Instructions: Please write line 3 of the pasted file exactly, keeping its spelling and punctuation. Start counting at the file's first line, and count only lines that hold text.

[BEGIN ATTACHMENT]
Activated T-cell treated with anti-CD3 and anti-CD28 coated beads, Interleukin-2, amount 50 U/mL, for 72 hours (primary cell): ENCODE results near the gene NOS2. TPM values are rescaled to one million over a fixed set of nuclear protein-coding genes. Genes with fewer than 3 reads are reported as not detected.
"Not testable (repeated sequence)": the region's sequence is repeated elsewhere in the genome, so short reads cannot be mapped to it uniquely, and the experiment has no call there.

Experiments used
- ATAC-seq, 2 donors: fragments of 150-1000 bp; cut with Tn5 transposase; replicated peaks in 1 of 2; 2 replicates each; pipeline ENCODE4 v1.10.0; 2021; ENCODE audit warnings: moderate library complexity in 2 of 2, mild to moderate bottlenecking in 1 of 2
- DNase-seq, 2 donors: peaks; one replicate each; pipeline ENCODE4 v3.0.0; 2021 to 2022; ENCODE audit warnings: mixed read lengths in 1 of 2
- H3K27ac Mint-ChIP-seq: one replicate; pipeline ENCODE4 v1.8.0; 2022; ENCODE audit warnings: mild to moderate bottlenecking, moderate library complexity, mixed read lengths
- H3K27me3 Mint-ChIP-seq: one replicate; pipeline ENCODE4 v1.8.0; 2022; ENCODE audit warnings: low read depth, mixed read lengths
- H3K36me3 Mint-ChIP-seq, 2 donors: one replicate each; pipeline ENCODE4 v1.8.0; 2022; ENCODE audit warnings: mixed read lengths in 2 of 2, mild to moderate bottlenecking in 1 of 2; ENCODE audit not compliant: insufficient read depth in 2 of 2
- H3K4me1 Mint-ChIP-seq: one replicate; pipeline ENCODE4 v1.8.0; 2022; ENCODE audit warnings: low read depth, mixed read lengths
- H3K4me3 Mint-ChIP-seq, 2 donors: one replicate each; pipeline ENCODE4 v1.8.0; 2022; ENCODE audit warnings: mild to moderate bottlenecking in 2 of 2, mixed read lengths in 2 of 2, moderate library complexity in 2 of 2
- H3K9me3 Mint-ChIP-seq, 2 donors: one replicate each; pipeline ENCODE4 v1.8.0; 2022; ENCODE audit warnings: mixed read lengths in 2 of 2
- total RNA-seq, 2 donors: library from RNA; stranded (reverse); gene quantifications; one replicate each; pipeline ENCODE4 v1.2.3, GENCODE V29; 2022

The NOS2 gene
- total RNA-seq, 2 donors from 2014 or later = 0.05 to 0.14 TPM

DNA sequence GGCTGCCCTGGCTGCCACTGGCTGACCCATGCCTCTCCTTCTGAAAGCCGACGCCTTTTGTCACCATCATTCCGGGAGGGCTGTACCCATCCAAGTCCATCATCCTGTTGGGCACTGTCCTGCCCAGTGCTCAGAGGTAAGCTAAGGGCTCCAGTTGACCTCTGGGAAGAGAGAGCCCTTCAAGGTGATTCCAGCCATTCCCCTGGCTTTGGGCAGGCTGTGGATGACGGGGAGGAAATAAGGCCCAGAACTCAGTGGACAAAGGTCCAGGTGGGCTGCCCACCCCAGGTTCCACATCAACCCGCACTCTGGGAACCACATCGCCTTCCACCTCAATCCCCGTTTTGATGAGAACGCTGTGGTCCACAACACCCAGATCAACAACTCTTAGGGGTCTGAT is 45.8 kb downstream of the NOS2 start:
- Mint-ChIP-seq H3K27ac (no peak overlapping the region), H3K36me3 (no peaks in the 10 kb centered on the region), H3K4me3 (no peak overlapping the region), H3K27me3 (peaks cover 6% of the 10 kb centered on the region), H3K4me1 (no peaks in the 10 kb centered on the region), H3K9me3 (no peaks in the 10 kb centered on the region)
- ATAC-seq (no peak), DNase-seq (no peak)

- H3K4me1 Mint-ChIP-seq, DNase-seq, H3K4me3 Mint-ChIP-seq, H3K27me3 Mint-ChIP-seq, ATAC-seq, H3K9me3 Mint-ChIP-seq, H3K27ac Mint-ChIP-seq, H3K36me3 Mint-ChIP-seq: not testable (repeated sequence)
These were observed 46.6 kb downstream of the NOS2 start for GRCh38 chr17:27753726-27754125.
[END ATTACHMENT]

Experiments used